What Is a Deck Prism On Ships?
In the past, aboard the old sailing vessels, prisms were used to re-direct the sunlight to those areas in the vessel where sunlight never penetrated, generally below deck areas. As compared to oil and kerosene lanterns and even candles, desk prisms offered a much higher safety parameter, making them the first choice to be equipped onto the vessels’ decks.
According to available records, it is said that the usage of these ship lights started at around the 1840s.
However, even as many validate this era as the vogue period for prism decks, many argue that the equipment’s usage started much earlier, perhaps centuries afore.
What were the important features of Deck Prism?
- The deck prism was generally built of glass, like any other conventional prism
- The prism deck was mounted on a roof, where sunlight could be best reflected or on a holding device
- Sailing vessels, at times, had more than one deck prisms mounted for better lighting
- The deck prism used to be flat-bottomed, making it easy to mount it, while tapering at its top while having a lot of faces for the light to be reflected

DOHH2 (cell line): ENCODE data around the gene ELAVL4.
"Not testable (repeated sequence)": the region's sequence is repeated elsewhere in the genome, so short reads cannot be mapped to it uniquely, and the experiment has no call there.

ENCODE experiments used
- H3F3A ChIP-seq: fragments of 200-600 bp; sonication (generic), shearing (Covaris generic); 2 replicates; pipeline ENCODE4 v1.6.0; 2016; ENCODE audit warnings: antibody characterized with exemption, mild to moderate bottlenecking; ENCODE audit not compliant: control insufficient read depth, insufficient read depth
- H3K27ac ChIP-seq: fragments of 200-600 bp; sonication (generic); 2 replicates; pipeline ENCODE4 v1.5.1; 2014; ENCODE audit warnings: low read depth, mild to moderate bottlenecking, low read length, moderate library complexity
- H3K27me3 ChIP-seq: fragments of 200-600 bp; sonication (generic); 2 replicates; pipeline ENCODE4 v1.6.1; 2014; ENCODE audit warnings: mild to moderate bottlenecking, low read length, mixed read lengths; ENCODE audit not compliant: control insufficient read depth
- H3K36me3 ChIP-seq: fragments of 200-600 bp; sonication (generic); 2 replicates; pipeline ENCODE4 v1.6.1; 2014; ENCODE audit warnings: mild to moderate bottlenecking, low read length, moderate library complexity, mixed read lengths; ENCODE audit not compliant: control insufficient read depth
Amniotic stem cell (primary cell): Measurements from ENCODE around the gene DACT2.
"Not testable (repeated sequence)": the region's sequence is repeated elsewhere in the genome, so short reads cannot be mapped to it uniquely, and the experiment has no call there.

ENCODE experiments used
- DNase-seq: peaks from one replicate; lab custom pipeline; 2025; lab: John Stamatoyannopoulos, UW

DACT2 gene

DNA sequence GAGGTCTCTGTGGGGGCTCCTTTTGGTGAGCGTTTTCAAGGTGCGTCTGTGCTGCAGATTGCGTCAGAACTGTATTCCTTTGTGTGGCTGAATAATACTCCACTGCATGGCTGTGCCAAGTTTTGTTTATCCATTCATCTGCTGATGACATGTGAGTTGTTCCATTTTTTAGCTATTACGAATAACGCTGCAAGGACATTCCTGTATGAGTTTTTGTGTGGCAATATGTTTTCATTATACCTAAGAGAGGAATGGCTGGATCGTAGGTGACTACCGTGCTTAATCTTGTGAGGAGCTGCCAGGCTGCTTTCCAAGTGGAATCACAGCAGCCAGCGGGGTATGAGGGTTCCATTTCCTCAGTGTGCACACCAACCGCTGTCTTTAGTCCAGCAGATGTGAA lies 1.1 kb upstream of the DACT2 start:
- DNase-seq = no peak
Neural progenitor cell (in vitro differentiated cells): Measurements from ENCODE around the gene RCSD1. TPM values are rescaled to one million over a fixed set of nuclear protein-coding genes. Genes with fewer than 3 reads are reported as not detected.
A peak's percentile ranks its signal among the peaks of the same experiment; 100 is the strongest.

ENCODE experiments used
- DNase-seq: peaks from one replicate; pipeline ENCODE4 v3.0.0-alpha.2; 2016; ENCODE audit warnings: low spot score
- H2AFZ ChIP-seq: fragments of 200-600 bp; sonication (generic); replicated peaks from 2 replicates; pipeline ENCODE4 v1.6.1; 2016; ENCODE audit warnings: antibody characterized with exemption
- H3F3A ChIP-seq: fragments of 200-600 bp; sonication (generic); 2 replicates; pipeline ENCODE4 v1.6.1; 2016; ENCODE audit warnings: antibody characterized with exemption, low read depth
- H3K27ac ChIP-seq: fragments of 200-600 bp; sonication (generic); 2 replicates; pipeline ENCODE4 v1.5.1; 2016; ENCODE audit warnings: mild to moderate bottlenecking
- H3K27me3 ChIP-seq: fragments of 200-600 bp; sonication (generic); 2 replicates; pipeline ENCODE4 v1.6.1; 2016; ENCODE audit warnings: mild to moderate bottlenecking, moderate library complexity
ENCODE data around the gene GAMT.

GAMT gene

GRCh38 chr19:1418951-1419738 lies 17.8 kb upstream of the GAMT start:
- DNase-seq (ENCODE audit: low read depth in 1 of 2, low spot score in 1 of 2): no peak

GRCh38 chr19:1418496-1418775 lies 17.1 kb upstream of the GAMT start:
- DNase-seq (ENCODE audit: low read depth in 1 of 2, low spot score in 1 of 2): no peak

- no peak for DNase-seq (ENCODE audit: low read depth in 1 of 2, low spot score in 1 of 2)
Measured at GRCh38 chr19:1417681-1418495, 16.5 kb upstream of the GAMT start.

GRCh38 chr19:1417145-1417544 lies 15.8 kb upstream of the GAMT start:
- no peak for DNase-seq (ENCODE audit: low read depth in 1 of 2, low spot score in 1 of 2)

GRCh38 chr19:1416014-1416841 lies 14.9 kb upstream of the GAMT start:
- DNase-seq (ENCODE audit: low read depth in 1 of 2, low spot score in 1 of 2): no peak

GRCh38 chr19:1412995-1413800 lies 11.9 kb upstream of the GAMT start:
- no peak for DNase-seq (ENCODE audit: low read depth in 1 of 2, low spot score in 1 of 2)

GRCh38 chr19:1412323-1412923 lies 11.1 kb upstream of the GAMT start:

While most prisms used to be orbital and flat-bottomed, there were some prisms which were rectangular and flat-bottomed in nature. One of the most famous vessels with prisms shedding ship light was the American whaling vessel Charles W. Morgan.
The vessel operated during the early-1840s, has been re-modelled presently and placed in the Mystic Seaport repository, while the prism equipped on it has also been imitated and made available throughout the world.
Apart from its usage in general vessels, the deck prism was also used for vessels carrying coal. In these vessels, the reflected light used to indicate the actual quantity of the coal cargo contained within them.
Many maritime repositories contain artefacts of this particular nautical equipment. In the present times, while modern electronic gadgets have made availability of light easy, the singularity of these past amenities cannot be forgotten. This is why perhaps many vessels still affix a prism deck, to enable one reconnect with a much-needed maritime history.
I never knew what a prism ship was until just now researching it even though I had heard the phrase decades ago as a kid in the song in the court of the Crimson King by King Crimson when it first came out . I’ve actually seen those in some antique shops … not knowing what they were for originally .
It is not a commonly used term and it’s not clear what the context was in the song you mentioned.